Compassion Summer 2021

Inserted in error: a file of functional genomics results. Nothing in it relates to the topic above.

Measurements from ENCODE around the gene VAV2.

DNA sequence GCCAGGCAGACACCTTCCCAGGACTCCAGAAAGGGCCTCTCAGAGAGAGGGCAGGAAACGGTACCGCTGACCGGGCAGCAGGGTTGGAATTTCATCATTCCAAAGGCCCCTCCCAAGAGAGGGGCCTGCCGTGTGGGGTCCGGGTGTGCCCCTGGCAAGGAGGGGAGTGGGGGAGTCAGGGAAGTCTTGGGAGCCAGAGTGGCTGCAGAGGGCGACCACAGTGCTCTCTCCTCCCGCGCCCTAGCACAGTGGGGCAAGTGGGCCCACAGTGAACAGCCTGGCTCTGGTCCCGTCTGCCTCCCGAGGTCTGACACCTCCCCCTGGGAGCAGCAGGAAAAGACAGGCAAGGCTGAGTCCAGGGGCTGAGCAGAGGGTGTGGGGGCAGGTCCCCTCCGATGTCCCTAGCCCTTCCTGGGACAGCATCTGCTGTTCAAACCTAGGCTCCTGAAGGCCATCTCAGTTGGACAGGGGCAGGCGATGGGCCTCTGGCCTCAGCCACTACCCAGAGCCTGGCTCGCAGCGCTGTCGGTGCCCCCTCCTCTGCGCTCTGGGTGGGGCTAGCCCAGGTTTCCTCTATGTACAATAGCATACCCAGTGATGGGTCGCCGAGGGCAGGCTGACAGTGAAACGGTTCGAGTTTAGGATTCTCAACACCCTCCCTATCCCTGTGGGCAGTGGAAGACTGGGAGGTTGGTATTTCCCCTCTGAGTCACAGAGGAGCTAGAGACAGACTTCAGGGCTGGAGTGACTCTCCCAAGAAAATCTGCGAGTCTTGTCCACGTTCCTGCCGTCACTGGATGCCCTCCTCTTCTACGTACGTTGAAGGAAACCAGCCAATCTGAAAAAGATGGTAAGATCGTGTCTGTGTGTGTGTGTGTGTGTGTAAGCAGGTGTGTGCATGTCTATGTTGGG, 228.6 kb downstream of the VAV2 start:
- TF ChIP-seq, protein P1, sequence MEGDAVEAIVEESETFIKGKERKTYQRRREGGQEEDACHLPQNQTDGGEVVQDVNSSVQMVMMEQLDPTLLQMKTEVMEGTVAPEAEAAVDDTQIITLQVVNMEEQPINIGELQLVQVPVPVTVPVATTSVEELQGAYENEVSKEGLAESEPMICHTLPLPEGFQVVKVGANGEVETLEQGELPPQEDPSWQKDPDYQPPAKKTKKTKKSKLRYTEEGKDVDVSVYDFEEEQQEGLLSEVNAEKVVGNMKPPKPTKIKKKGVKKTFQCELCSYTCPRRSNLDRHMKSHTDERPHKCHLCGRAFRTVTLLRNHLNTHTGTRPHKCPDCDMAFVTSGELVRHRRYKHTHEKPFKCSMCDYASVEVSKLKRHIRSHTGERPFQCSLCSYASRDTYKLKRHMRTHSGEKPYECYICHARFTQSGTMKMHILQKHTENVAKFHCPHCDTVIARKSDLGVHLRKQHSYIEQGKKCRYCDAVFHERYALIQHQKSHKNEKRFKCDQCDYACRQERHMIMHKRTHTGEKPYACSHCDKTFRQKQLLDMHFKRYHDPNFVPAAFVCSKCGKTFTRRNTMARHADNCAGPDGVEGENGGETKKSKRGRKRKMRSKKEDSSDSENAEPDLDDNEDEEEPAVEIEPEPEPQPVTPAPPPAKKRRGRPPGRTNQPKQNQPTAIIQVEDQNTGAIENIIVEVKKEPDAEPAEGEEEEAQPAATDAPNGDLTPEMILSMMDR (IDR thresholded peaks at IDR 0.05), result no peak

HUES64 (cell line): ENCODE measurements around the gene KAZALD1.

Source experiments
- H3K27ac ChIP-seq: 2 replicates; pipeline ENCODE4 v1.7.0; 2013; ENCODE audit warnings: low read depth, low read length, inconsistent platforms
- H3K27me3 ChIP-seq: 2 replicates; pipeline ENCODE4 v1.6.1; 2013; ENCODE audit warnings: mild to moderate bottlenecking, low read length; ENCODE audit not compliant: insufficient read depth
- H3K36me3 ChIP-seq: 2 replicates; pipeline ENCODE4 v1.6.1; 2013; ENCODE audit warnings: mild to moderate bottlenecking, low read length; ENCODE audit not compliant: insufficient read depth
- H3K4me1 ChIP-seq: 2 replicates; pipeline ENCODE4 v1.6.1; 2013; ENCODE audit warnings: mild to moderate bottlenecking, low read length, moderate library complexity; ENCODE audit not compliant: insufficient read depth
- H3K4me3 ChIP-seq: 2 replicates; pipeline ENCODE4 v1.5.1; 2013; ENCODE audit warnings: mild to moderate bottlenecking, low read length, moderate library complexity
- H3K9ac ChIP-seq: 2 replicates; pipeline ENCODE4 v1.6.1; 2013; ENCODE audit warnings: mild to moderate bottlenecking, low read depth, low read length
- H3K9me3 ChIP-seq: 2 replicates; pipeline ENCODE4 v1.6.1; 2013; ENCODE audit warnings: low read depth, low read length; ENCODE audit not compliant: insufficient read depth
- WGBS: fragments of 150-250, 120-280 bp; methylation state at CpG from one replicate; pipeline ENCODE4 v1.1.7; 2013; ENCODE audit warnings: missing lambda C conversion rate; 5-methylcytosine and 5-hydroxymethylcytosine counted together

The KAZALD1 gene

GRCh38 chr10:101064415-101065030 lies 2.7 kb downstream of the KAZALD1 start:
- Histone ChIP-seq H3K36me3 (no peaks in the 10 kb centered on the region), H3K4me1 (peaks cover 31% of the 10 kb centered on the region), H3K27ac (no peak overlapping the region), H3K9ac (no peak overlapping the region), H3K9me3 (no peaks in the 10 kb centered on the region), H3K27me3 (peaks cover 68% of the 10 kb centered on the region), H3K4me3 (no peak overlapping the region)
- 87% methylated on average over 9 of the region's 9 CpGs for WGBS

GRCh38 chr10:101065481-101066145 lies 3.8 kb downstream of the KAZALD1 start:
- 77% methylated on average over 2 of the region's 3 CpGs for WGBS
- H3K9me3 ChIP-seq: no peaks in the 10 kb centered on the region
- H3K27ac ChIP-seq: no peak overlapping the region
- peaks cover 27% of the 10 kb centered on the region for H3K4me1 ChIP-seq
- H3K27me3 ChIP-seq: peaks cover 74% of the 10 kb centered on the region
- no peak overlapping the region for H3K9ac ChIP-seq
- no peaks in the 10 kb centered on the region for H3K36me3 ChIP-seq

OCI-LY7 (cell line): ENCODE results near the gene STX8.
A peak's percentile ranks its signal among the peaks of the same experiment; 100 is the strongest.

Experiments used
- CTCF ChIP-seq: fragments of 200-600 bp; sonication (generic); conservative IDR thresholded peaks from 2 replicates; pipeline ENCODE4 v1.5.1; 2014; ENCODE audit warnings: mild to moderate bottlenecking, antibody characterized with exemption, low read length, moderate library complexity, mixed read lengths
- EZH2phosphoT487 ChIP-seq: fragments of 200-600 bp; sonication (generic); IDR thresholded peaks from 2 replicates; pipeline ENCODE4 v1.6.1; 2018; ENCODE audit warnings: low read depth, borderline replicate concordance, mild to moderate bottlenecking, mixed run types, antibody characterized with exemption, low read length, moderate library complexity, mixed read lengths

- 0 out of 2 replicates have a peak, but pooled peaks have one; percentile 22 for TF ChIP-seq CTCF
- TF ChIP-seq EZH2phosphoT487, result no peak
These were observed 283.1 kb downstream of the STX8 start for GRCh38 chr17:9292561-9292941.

Summer 2021 - Compassion | 10 “Well, he has a broken leg but that’s the least of his problems. He has suffered some trauma to his head. In this country we … how can I put it? … we would say he is brain dead.” On the 13th of January 2011 my twenty- seven-year-old son Thomas, was rushed to intensive care in Porto, having fallen through a skylight whilst searching for somewhere to paint graffiti. I received a phone call from a doctor in the hospital, and when I asked her how bad it was she explained his injuries to me. Her English was good, but I couldn’t quite take it in. We had to get from Italy (where we lived at the time) to Portugal as quickly as we could. The hospital was waiting impatiently for me, his next of kin, to arrive so that I could give permission for his organs to be donated. When I look back now, I remember those first few days as a sort of numbness. I floated around in a mist of confusion and disbelief, with grief knocking me sideways when it arrived without warning in erratic bursts. The paperwork and tasks that have to be attended to after a death do, to a certain extent, distract the newly bereaved for some of the time. Funeral arrangements, cremation, bringing the ashes home; there was a great deal to organise. Everyone — family and friends — was supportive, and offers of comfort, both physical and emotional, flew in, literally from around the world. But as the weeks went on, I needed something more. I was desperate to meet or speak to others who had suffered the same experience. I lost count of the number of times conversations began, “I’m so sorry to hear of your loss. My mother died last year and I’m still feeling the pain”, or “my father died six months ago, it’s left a terrible hole in our lives but we are beginning to get over it”, “Time is a great healer”. People meant well, but they just didn’t get it. The loss of a child is impossible to come to terms with, and only others who have experienced it, are truly able to comprehend the emotions involved and understand the sheer enormity of that loss. There is a void in your life that cannot be filled. I liken it to the side being knocked off a building, which cannot be replaced, or a branch ripped irreparably from a tree. Something has gone and the pain lingers forever. They say when you lose a limb you can still feel it for years afterwards. I think losing Tosh — that was his nickname — is like that, I can feel him somewhere and it aches. Finding The Compassionate Friends was a massive relief. To be able to share my experience and to chat on the forum with other bereaved parents was indeed a lifeline for me. At last, everyone I spoke to completely understood how I felt. There was an immediate connection between parents, a shared knowledge of the depth of our despair, loss and grief. Through The Friends, I met many, and made close bonds with a few. The other lifeline was being able to write. I began to write a letter to Tosh, just to tell him what was going on. I wrote eight thousand words that were between us. I never intended to share those words but Write about your loss